BC-CA--California News Digest, CA


Associated Press

Posted on February 8, 2013 at 3:00 PM

The supervisor in Los Angeles is John Antczak. Andrew Dalton takes over at 3:30 p.m. If you have a news tip or questions about the report, call 213-626-1200. The supervisor in San Francisco is Lisa Leff and can be reached at 415-495-1708. Terry Collins takes over at 3 p.m.

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BIG BEAR LAKE, Calif. — All that was left were footprints leading away from Christopher Dorner's burned-out pickup truck, and an enormous, snow-covered mountain packed with skiers and dotted with cabins that police need to search to find the former Los Angeles police officer suspected of killing three people in a rampage against those he believed had wronged him. More than 100 officers in Snowcats and armored personnel carriers, and using bloodhounds, are going door to door to find him in the frigid temperatures, aware that they could be walking into a trap set by well-trained former Navy reservist who knows their tactics as well as they do. By Tami Abdollah and Greg Risling.

AP photos, video





SAN FRANCISCO — California has proposed allowing furniture and baby product manufacturers to stop using chemical flame retardants, a change proposed after decades of complaints about the spread of chemicals known as PBDEs and TDCPP into the environment. California is the only U.S. state with a mandatory flammability standard for residential furniture, a standard often achieved by the use of chemically treated foams. But the rule has become the de facto standard for the rest of the nation. By Jason Dearen.


SAN FRANCISCO — Federal authorities have arrested a 28-year-old man they say intended to detonate a car bomb in front of a Northern California bank. The U.S. Department of Justice announced that the arrest of Matthew Aaron Llaneza followed a multi-month sting operation in which an undercover FBI agent helped Llaneza build an explosive that the agent secretly rendered inoperable. The FBI alleges that Llaneza hoped to spark a civil war by making the bomb blast appear to be the work of anti-government "militias." By Paul Elias.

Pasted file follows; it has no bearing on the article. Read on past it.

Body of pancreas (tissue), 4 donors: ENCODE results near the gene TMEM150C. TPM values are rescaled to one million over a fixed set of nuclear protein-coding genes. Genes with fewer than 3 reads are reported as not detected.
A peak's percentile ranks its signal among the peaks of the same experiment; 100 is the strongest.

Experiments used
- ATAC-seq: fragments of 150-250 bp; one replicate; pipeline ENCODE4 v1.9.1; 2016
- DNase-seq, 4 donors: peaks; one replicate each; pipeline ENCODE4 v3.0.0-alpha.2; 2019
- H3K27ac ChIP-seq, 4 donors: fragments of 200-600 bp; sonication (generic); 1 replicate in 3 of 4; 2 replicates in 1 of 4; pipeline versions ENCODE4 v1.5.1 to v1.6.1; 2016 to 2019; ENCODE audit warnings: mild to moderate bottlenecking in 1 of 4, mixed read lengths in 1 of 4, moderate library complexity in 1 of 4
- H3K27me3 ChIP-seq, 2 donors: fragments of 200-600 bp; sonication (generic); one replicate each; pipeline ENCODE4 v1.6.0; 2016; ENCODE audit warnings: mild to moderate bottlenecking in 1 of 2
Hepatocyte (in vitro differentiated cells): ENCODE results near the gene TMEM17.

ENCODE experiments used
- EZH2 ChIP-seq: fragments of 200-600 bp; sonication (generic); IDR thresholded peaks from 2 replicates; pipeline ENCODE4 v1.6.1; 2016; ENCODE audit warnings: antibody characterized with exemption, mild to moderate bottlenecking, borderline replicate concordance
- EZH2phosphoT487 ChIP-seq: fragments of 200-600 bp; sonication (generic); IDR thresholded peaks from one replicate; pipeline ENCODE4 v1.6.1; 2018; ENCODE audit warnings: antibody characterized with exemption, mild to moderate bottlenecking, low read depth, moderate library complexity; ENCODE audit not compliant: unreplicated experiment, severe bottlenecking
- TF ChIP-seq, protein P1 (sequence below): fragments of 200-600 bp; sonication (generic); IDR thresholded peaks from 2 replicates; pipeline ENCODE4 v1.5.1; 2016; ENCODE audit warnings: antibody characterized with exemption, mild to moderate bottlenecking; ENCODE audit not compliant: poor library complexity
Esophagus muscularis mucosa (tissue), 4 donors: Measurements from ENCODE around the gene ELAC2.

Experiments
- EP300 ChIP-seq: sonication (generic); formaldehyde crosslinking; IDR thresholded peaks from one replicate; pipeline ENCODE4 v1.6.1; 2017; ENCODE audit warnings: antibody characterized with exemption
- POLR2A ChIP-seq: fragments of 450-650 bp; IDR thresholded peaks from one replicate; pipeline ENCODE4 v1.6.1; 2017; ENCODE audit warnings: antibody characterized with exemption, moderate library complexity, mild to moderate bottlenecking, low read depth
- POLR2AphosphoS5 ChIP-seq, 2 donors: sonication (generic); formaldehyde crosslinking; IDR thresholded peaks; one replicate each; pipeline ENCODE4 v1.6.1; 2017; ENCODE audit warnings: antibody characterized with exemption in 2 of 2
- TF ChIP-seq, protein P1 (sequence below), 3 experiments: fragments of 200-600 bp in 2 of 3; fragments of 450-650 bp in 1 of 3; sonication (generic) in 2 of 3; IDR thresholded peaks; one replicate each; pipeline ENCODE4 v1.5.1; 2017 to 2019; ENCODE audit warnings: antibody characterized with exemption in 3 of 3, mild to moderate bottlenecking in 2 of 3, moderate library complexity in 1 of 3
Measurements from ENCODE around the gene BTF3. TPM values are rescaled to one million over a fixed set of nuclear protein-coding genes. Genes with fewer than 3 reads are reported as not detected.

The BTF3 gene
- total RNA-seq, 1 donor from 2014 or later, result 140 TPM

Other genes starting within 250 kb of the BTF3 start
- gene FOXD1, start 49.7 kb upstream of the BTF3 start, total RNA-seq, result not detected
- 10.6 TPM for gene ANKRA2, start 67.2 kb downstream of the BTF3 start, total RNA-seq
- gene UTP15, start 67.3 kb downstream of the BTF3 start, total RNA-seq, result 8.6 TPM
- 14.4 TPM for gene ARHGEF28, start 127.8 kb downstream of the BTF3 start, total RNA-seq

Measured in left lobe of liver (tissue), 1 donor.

SAN JOSE, Calif. — Hundreds of business and political leaders are gathered in San Jose to consider the advantages of merging the nine-county San Francisco Bay area and Silicon Valley into a single region, sharing everything from city dumps to water treatment plants as communities sprawl across borders. Leaders attending the State of the Valley conference noted that residents, businesses and local governments in the Bay Area, home to the world's 13th-largest economy, face the same challenges, from gridlock and earthquakes to steep housing prices and climate change. By Martha Mendoza.


— GIRL FOUND DEAD — Police say they have arrested a 32-year-old man in the death of a teenage girl whose naked body was found in a Fairfield park a week ago.

— GOOGLE-AIRPORT TRAFFIC — San Jose airport officials are urging the city lawmakers to approve a deal that would allow Google to build an aviation hub so the company can land and service its corporate jets at Mineta San Jose International Airport.

— BAY DEATH-NO RESCUE — The brother of a suicidal man who drowned off an Alameda beach while police and firefighters watched is waiting to find out if a judge will allow his lawsuit against the city to proceed.



LOS ANGELES — Two reputed gang members were charged with hate crimes for allegedly beating up black youths and trying to force an African-American family out of a neighborhood through a campaign of harassment, federal prosecutors announced Friday.

Eds: Will be updated from arraignment.


LOS ANGELES — NASA is set to launch a new Earth-observing satellite designed to carry on the tradition of documenting changes to the planet's glaciers, forests and coastlines. Mission managers gave the OK earlier this week to proceed with Monday's launch. The Landsat satellite was scheduled to be lifted into orbit from the Vandenberg Air Force Base in California aboard an Atlas V rocket.

AP Photo.